9. Sackett D L. Turning a blind eye: Why we don't test for blindness at the end of our trials. BMJ (Clinical Research Ed.) 2004; 328(7448): 1136.
  10. Henneicke-von Zepelin H H. Assessment of blinding in clinical trials. Contemporary Clinical Trials 2005; 26(4): 512; author reply 514-5.
  11. Hemila H. Assessment of blinding may be inappropriate after the trial. Contemporary Clinical Trials 2005; 26(4): 512-4, author reply 514-5.
  12. Bang H, Ni L, Davis C E. Response to two Letters to Editor to "Assessment of blinding in clinical trials". Controlled Clinical Trials 2005; 26: 514-515.
  13. Bang H, Davis C E. On estimating treatment effects under non-compliance in randomized clinical trials: Are intent-to-treat or instrumental variables analyses perfect solutions? Statistics in Medicine 2007; 26(5): 954-964.
  14. Colman A M. A Dictionary of Psychology. Oxford: Oxford University Press, 2001.
  15. James K E, Bloch D A, Lee K K, Kraemer HC, Fuller RK. An index for assessing blindness in a multi-centre clinical trial: Disulfiram for alcohol cessation--a VA cooperative study. Statistics in Medicine 1996; 15(13): 1421-1434.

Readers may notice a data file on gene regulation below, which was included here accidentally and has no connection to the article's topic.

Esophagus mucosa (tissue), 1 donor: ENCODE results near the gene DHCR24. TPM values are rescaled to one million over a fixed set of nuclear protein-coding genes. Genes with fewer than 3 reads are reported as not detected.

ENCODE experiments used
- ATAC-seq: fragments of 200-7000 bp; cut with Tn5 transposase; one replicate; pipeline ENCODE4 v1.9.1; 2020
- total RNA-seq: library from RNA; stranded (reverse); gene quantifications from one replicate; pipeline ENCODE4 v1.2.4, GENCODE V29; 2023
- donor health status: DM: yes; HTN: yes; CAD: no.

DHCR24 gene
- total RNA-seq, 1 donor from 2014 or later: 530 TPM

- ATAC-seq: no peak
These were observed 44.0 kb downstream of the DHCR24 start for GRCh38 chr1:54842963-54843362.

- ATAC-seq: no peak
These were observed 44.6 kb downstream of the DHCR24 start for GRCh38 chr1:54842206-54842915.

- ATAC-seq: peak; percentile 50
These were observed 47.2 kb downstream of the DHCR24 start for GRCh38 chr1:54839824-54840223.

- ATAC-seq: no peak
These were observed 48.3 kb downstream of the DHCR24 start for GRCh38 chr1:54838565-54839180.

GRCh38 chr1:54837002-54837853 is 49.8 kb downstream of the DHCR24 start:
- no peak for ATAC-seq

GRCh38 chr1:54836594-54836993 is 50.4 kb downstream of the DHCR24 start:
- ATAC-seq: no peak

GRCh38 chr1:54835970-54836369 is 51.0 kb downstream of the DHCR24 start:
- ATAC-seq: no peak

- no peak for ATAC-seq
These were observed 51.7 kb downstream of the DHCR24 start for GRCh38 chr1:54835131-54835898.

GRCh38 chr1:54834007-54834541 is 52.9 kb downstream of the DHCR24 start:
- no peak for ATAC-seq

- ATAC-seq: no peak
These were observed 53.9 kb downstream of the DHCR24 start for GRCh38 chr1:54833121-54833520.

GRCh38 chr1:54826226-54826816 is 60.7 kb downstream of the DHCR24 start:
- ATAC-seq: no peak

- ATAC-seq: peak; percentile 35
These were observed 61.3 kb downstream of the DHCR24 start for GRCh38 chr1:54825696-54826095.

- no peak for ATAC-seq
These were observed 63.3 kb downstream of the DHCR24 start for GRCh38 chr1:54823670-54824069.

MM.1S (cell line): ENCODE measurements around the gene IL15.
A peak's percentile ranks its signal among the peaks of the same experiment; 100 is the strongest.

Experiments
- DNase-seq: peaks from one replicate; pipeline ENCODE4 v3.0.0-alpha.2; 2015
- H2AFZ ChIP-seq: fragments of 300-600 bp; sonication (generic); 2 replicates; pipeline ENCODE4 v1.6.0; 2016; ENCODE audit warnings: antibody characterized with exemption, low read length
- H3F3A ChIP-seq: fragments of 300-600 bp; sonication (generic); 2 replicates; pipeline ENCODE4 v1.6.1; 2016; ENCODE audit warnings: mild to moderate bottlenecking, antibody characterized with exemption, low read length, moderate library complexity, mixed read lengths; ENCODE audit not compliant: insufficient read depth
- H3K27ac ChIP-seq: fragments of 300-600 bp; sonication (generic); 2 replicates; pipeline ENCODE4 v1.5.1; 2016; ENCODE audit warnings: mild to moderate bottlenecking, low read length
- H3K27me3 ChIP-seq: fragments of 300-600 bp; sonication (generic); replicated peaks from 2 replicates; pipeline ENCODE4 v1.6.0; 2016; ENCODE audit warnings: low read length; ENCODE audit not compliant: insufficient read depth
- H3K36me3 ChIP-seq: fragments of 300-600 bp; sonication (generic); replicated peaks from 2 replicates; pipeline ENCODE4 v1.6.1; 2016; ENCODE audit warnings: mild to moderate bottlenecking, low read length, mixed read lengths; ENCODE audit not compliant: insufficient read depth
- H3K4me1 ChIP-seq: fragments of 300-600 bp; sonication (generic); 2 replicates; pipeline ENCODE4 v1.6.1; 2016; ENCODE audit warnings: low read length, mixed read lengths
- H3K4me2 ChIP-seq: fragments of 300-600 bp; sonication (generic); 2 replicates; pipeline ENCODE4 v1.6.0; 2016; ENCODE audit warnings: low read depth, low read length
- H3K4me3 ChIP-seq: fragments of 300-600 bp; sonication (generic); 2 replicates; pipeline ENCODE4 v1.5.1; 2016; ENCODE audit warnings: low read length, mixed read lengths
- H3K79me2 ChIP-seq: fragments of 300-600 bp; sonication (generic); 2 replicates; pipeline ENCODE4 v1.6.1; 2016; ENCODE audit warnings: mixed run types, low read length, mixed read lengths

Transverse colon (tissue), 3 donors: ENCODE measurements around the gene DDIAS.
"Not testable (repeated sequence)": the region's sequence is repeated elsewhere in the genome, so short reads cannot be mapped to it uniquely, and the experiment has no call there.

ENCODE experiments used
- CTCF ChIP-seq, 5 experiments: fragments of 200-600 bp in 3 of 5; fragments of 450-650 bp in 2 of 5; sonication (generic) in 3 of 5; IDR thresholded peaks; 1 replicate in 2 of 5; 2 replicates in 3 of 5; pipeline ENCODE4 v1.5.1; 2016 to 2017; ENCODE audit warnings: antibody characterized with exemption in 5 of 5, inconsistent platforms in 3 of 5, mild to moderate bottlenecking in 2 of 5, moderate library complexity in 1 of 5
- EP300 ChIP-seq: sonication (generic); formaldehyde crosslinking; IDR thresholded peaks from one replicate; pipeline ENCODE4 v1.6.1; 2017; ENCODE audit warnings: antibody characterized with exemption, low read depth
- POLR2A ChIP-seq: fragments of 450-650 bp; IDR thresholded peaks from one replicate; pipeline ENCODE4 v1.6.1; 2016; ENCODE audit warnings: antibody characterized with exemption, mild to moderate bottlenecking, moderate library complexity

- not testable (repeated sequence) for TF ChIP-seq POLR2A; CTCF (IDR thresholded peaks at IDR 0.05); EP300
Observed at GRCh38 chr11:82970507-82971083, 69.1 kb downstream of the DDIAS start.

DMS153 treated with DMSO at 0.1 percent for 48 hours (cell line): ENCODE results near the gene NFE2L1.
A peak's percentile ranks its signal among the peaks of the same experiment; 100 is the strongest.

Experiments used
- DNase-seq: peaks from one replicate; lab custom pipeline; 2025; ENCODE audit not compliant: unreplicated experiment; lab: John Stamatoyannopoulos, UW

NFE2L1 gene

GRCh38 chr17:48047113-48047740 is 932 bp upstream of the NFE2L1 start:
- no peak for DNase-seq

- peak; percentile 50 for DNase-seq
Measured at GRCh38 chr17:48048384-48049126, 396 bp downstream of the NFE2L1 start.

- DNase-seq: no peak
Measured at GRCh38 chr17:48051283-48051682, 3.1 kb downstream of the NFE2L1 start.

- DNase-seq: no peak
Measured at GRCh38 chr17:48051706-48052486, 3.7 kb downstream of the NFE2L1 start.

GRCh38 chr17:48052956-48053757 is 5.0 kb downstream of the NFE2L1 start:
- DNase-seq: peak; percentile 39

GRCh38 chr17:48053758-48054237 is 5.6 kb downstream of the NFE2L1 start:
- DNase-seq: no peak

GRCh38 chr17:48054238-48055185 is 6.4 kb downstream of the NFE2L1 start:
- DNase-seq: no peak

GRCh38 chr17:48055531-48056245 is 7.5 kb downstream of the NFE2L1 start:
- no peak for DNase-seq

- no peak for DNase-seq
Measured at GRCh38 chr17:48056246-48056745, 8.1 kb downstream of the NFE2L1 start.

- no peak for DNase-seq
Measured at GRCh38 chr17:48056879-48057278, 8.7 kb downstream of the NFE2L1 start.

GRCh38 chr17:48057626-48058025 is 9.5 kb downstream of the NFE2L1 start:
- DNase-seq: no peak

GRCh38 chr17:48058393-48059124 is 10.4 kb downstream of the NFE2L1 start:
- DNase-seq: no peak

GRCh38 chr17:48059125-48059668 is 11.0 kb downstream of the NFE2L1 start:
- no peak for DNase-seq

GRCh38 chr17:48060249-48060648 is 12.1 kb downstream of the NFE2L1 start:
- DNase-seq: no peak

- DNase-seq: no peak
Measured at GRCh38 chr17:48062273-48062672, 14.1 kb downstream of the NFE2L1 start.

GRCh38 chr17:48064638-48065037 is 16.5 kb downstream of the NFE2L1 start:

16. Bang H, Ni L, Davis C E. Assessment of blinding in clinical trials. Controlled Clinical Trials. 2004; 25: 143-156..
  17. Hertzberg V, Chimowitz M, Lynn M, Chester C, Asbury W, Cotsonis G. Use of dose modification schedules is effective for blinding trials of warfarin: Evidence from the WASID study. Clinical Trials (London, England) 2008; 5(1): 23-30.
  18. Chen J. Blinding: Stata module to compute blinding indexes. http://ideas.repec.org/c/boc/bocode/s456898.html. Accessed on May 1, 2008
  19. Park J, Bang H, Cañette I. Blinding in controlled trials, time to do it better. Complementary Therapies in Medicine. 2008. doi:10.1016/j.ctim.2008.05.001
  20. Bang H. Blinding Index for Clinical trials. http://www.med.cornell.edu/public.health/ Slides for Distinguished Speaker Seminar at Univ. of Texas Southwestern, Dallas, TX. April 2008.

This site is being developed by J. Park of University of North Carolina at Chapel Hill in collaboration with Heejung Bang of Weill Medical College of Cornell University, 2008.